22 Lost Songs

haulin netWhen Livingston Taylor was applauded back for an encore at the Thalian Hall show, people called out for tunes like “Bicycle.”

“Great suggestion,” replied Taylor. “But it ain’t gonna happen. I don’t remember that one anymore.”

Later while he was signing CD’s, an old high school classmate of his produced their yearbook for him to sign. He was moved by this and shared that his had long since been lost in various moves about the country.

I got to thinking. Hadn’t I written 22 songs and a bunch of poetry as a younger gun? What ever became of that creative output?

Rummaging through some old papers, I found a ragged songlist that contained the titles to some of my lost “classics” like

  • One-man Band
  • Dreams of Mexico
  • Snow Caricatures
  • Southern Baby
  • Timberlands.

I wouldn’t even know where to begin with the chords, melodies or lyrics for those songs now.

I put this in perspective with writing today in the blogosphere. I have been writing, mostly on education, for three years. Though I do not remember every entry, every entry was significant to me at a point in time. And running through the years, I see a definite evolution in style, voice, discipline, substance and worldview.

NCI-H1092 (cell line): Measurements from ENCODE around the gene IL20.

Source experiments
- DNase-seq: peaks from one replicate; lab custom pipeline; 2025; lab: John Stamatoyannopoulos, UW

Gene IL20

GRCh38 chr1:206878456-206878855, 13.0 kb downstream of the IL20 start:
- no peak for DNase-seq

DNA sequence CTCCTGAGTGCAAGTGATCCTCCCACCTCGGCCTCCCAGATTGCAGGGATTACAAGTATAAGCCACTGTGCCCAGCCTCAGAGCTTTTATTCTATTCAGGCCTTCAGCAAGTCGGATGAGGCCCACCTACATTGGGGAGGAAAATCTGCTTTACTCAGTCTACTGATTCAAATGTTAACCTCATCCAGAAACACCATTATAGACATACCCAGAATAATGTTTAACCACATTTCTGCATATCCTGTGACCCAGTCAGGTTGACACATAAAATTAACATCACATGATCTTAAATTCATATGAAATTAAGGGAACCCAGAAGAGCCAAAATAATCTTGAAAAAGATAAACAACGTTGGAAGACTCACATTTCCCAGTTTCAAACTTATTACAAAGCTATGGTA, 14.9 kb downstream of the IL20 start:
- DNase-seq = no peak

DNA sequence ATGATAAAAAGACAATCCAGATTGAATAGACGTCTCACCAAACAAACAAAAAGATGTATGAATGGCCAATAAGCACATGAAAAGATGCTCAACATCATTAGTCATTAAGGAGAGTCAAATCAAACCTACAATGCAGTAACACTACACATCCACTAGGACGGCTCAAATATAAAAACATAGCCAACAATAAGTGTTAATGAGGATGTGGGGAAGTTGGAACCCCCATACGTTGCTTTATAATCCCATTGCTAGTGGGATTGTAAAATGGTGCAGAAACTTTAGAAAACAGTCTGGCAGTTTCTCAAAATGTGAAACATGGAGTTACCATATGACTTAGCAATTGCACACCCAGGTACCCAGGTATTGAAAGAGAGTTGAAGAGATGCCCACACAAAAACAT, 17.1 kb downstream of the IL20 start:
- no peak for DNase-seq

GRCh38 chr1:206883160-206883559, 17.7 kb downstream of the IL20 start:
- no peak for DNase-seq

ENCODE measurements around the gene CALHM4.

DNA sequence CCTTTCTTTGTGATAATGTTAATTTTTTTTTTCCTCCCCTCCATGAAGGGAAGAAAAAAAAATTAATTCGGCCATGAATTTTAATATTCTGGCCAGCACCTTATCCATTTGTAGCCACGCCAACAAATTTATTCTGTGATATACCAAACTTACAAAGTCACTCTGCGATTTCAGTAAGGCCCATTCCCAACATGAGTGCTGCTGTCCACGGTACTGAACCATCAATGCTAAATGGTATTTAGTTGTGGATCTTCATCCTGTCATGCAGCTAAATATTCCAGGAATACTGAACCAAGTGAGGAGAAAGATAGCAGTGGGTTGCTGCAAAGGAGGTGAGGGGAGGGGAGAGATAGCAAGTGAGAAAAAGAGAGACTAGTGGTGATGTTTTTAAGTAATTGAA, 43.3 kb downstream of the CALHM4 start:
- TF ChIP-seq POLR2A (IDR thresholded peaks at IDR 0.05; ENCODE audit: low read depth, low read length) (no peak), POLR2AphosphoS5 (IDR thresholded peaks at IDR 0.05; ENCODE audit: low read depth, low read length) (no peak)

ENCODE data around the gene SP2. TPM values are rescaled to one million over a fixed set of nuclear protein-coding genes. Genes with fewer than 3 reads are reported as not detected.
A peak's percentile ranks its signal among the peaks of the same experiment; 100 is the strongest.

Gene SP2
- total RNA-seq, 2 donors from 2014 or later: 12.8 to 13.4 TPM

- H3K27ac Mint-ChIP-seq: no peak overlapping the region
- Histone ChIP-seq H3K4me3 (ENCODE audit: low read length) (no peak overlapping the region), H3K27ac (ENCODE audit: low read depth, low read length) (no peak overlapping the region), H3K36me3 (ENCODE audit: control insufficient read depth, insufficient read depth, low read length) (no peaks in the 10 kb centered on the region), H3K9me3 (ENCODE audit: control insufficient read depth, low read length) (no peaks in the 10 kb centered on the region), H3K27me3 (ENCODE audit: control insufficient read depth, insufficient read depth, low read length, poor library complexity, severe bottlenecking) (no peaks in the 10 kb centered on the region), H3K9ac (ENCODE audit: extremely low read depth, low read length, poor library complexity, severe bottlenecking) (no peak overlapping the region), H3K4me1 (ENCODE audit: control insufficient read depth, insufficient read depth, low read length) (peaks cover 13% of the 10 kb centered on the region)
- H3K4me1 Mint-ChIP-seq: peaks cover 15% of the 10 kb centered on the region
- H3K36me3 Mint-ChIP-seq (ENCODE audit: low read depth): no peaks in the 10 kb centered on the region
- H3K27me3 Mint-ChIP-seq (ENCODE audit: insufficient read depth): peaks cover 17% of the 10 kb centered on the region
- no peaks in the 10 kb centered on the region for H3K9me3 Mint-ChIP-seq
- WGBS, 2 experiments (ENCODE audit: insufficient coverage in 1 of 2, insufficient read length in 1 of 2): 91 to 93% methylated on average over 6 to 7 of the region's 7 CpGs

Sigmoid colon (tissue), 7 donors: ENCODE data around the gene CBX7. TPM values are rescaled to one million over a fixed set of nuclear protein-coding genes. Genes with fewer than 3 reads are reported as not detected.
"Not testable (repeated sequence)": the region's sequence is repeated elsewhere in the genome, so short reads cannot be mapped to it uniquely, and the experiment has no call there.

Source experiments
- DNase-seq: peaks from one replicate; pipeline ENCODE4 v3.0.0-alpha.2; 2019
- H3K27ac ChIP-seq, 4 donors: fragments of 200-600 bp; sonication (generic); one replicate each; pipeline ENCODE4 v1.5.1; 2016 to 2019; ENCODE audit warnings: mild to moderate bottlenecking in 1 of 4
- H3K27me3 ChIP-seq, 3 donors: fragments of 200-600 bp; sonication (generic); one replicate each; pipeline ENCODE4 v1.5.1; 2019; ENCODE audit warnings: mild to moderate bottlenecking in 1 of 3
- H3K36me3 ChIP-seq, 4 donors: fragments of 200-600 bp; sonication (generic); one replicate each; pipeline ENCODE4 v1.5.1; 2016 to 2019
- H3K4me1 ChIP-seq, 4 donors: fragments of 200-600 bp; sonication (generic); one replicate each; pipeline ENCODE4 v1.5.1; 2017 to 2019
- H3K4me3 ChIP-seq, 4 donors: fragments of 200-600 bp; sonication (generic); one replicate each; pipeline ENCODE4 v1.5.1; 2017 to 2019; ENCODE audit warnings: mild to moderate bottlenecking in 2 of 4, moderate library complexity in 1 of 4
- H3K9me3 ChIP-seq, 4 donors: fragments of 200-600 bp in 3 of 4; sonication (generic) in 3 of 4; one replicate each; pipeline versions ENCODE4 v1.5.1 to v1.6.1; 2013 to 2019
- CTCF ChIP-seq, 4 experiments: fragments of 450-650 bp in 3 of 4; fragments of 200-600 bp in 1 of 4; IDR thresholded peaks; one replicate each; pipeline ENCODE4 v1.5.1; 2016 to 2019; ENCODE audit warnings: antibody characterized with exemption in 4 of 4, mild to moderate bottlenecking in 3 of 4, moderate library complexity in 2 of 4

My blog writing stands as part of my permanent record, my chronicle, my corporate history. Unlike the tattered pages of writing from my younger days, my blog entries are searchable by topics, categories, and months. I can include pictures and hyperlinks. I can change my presentation format if I so desire. There is even a comment feature to enhance interactivity.

Most of all, though, my writings have RSS feeds. I can track readership and analyze statistics in a variety of formats. My own RSS subscriptions have given me access to a variety of global commentators, most of whom I would have never known existed, who update their blogs on a routine basis.

Somehow, I find myself embedded in a community of practicing writers.

The implications for student writing here is limitless and unparalleled. Are schools, especially middle and high schools, moving with this evolution in literacy? Is a critical mass even engaging in conversations about it?

Now about my 22 lost “hits” from the 70’s and 80’s. If anybody has found them, especially if they have gone solid gold, please send them back.

In the meantime, here are the iterations of Haulin’ ‘Net which I hope never to lose . . .

  1. Haulin’ ‘Net 2005 (a Class Blogmeister production)
  2. Haulin’ ‘Net 2006 (WordPress housed on our Linux box)
  3. Haulin’ ‘Net (current format at wordpress.com)
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